On 12th November thirty two RAF and RAAF Lancaster bombers left England in the early hours of the morning, arriving over Norway at low level. All the aircraft had been modified to accommodate the the Tallboy bombs that they carried, and all had the specialist Stabilized Automatic Bomb Sight that enabled them to aim the bombs with pinpoint accuracy from the altitude that the bombs needed.
It was the ninth attempt by the RAF to sink the German battleship Tirpitz, the twenty-fifth by British forces – including actions by Royal Navy aircraft and midget submarines. The ship had been hit by bombs before – but they had not been able to penetrate the four inch thick deck armour.
At 0930 the Lancasters began to rise to bombing height, 14,000 feet, and in doing so revealed themselves to German radar. German fighters at Bardufoss should have been in a good position to intervene but for some reason they did not appear. One factor was that the Luftwaffe had not been informed that the Tirpitz had recently been moved to a new location.
Wing Commander Willy Tait led the attack:
She was a black shape clearly seen against the clear waters of the fjord, surrounded by the snow-covered hills, which were glowing pink in the low Arctic sun. A plume of smoke rose slowly from the big ship’s funnel.
When the force was about ten miles away the peaceful scene changed suddenly; the ship opened fire with her main armament and billows of orange-brown smoke, shot through by the ﬂashes of the guns, hid her for a moment and then drifted away.
At 0941 the first of 29 Tallboy bombs was released, from 14,000 feet they accelerated to 750 mph (1,210 km/h), approaching the speed of sound, for maximum damage on impact. Eight minutes later it was all over.
One 12,000 pounder apparently hit the Tirpitz amidships, another in the bows and a third towards the stern and there were also two very near misses which must themselves have done serious underwater damage. These displaced sandbanks that had been dredged to prevent the ship keeling over.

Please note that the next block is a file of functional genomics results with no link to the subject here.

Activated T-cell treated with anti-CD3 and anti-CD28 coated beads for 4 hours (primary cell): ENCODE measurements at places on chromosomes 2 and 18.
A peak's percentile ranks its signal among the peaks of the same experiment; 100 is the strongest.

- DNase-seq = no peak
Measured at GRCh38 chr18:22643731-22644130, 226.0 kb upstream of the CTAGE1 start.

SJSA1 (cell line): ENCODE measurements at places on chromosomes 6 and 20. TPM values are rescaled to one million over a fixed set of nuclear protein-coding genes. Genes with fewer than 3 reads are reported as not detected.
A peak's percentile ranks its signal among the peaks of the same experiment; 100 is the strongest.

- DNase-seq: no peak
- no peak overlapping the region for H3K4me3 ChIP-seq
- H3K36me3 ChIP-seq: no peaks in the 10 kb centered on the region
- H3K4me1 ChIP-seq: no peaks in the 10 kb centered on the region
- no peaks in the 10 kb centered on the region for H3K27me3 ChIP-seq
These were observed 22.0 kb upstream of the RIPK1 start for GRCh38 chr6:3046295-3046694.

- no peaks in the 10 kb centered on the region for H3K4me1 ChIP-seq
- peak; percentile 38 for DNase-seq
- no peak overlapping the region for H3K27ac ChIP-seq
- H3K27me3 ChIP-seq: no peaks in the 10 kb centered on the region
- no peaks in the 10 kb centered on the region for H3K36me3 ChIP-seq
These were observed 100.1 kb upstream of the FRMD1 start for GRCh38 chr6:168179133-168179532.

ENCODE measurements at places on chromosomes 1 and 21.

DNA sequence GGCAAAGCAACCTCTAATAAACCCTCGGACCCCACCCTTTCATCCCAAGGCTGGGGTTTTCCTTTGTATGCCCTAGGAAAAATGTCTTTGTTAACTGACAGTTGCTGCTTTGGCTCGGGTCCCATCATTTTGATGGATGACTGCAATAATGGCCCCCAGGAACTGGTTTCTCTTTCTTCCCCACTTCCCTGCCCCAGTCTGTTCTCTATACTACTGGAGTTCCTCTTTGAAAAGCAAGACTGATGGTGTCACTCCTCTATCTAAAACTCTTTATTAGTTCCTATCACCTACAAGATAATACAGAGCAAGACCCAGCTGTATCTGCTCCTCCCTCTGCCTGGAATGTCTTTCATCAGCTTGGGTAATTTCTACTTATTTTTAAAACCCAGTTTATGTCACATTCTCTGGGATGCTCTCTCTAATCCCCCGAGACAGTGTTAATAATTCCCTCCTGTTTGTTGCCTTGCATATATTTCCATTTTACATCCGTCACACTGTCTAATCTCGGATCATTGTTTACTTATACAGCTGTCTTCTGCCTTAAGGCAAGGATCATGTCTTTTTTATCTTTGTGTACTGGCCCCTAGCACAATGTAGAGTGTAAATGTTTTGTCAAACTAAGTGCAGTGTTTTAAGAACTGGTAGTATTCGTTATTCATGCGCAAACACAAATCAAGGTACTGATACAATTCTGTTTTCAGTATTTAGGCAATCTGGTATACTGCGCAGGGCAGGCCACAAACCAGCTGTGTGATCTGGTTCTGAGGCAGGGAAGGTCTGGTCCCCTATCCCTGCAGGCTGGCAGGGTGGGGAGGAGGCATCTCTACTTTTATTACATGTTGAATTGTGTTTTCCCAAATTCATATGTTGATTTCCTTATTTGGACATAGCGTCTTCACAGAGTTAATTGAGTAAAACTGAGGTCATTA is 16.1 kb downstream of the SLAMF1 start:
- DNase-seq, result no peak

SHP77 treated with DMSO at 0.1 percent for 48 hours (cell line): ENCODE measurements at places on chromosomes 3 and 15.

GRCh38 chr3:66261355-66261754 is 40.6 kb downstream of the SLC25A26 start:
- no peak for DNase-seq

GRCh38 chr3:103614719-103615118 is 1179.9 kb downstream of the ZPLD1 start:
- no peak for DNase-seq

The last significant German naval threat to arctic convoys had at last been conclusively neutralised. Around a thousand German sailors were trapped below decks, doomed to a watery grave.
A special 463 Squadron RAAF movie-Lancaster captained by Flight Lieutenant Bruce Buckham DFC RAAF was the last aircraft on the scene, they went in low, despite the shore batteries which remained in action after the Tirpitz herself had ceased firing:
We ﬂew over it, around it, all about it and still it sat there with dignity under a huge mushroom of smoke which plumed up a few thousand feet in the air.
There were fires and more explosions on board; a huge gaping hole existed on the port side where a section had been blown out. We had now been ﬂying close around Tirpitz for 30 minutes or so and decided to call it a day, so we headed out towards the mouth of the fjord.
Just then Flying Officer Eric Giersch the rear gunner called out, ‘I think she is turning over.’ I turned back to port to have a look and sure enough she was, so back we went again. This time we ﬂew in at 50 feet and watched with baited breath as Tirpitz heeled over to port, ever so slowly and gracefully.
We could see German sailors swimming, diving, jumping and by the time she was over to 85° and subsiding slowly into the water of Tromso Fjord, there must have been the best part of 60 men on her side as we skimmed over for the last pass.
That was the ﬁnal glimpse we had as we ﬂew out of the fjord and over the North Sea. After a 14-hour flight we landed back at Waddington where the interrogation was conducted by Air Vice Marshal Sir Ralph Cochrane. When asked how it went, my one remark was, ‘Well we won’t have to go back after this one; Tirpitz is finished’
These account appears in Martin Bowman: Bomber Command: Armageddon (27 September 1944 – May 1945) v. 5: Reflections of War .